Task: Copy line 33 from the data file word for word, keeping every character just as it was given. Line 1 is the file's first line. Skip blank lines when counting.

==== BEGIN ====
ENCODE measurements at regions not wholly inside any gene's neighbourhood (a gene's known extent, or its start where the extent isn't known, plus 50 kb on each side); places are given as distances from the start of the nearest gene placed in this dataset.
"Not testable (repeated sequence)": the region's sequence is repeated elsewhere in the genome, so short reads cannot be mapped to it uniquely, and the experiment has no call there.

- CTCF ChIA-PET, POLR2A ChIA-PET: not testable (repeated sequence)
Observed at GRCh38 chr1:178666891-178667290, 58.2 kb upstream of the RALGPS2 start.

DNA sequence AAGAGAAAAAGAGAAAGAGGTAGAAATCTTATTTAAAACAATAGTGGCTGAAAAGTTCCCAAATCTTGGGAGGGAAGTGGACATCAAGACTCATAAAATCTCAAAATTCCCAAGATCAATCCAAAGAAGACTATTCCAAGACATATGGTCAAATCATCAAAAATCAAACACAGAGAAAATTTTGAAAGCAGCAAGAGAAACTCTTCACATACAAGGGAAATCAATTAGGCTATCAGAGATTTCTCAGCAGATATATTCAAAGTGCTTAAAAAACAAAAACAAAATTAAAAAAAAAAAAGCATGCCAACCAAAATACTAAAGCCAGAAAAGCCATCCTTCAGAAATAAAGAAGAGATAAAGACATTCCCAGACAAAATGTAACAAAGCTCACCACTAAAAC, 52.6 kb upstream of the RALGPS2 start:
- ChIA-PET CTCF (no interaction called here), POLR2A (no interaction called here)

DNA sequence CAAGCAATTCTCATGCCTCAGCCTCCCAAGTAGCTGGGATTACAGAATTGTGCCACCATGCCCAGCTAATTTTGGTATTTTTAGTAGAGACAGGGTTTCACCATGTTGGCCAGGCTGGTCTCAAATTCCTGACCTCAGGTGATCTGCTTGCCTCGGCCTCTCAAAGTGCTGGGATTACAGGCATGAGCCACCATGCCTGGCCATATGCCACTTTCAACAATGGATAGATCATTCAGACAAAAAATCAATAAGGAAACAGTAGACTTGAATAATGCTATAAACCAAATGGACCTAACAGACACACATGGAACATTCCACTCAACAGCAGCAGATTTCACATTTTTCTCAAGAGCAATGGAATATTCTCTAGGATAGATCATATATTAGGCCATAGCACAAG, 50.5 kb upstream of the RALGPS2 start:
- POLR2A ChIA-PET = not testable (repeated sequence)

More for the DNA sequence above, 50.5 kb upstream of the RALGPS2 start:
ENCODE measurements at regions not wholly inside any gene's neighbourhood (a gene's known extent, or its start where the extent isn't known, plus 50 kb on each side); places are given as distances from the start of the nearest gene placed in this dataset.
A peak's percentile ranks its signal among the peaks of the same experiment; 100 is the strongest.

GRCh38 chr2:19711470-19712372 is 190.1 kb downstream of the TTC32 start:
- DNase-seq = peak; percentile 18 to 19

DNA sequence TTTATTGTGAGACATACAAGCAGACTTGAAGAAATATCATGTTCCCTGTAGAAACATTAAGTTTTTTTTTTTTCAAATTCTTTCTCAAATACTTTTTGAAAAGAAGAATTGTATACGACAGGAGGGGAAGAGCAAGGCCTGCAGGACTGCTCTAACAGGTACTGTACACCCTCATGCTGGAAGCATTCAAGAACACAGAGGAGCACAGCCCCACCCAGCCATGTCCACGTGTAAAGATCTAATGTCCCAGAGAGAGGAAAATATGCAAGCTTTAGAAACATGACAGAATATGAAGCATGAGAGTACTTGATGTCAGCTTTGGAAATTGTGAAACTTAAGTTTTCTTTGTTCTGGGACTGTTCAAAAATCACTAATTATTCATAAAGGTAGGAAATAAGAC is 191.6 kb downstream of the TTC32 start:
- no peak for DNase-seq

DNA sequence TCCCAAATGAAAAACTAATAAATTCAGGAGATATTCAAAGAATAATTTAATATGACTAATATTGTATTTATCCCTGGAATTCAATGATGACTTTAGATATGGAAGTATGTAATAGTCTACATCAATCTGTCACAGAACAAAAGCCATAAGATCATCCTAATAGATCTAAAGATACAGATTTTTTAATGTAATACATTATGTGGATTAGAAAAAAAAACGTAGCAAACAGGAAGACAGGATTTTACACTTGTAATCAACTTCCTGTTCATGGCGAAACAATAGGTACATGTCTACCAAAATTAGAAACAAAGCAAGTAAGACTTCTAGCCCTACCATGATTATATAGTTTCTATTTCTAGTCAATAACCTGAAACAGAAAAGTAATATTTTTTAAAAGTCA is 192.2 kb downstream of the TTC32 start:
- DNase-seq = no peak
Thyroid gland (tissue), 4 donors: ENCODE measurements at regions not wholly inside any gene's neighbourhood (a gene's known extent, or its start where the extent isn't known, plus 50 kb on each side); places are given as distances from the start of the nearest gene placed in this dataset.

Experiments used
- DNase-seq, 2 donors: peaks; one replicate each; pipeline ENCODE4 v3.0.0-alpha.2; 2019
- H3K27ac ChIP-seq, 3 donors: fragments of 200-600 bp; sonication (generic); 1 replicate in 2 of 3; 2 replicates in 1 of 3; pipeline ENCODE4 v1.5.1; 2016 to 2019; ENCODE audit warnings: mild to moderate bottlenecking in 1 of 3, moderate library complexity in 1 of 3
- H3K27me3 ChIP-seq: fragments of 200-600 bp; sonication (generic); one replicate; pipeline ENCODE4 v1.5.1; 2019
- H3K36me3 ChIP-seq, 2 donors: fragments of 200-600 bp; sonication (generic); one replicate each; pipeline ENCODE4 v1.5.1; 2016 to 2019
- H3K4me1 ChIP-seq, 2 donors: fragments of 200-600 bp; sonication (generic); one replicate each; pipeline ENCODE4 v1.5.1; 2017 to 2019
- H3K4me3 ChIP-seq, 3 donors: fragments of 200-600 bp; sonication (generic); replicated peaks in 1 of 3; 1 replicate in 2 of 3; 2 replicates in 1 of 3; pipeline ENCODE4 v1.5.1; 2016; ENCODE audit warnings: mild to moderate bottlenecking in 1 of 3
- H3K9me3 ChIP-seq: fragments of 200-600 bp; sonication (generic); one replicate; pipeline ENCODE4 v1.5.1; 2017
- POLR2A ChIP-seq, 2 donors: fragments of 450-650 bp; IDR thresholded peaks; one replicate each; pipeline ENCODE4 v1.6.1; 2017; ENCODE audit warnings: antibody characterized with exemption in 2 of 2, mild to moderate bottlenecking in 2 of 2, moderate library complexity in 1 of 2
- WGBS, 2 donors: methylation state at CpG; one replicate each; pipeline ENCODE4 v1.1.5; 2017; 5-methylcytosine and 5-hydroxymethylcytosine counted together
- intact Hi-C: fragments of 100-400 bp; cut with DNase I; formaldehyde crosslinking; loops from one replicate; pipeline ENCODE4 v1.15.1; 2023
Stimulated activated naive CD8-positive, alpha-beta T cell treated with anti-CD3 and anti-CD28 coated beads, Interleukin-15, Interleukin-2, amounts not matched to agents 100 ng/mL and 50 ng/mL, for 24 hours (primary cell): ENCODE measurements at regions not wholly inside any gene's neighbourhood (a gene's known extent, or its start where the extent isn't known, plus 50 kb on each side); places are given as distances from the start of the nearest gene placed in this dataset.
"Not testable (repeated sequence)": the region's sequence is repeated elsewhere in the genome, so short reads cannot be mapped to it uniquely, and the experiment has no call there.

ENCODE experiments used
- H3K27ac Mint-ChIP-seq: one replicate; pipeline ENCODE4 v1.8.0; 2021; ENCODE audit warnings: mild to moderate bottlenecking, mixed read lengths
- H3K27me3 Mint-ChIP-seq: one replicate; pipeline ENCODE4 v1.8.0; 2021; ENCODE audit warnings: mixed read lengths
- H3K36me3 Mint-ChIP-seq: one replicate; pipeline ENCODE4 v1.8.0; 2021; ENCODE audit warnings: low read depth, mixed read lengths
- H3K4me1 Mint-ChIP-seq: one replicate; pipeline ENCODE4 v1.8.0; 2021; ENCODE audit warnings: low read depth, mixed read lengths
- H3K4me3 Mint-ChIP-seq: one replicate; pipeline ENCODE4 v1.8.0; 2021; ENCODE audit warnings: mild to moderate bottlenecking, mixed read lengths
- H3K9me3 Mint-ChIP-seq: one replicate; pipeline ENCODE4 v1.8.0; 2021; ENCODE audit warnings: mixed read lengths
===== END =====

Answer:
- H3K27ac Mint-ChIP-seq: one replicate; pipeline ENCODE4 v1.8.0; 2021; ENCODE audit warnings: mild to moderate bottlenecking, mixed read lengths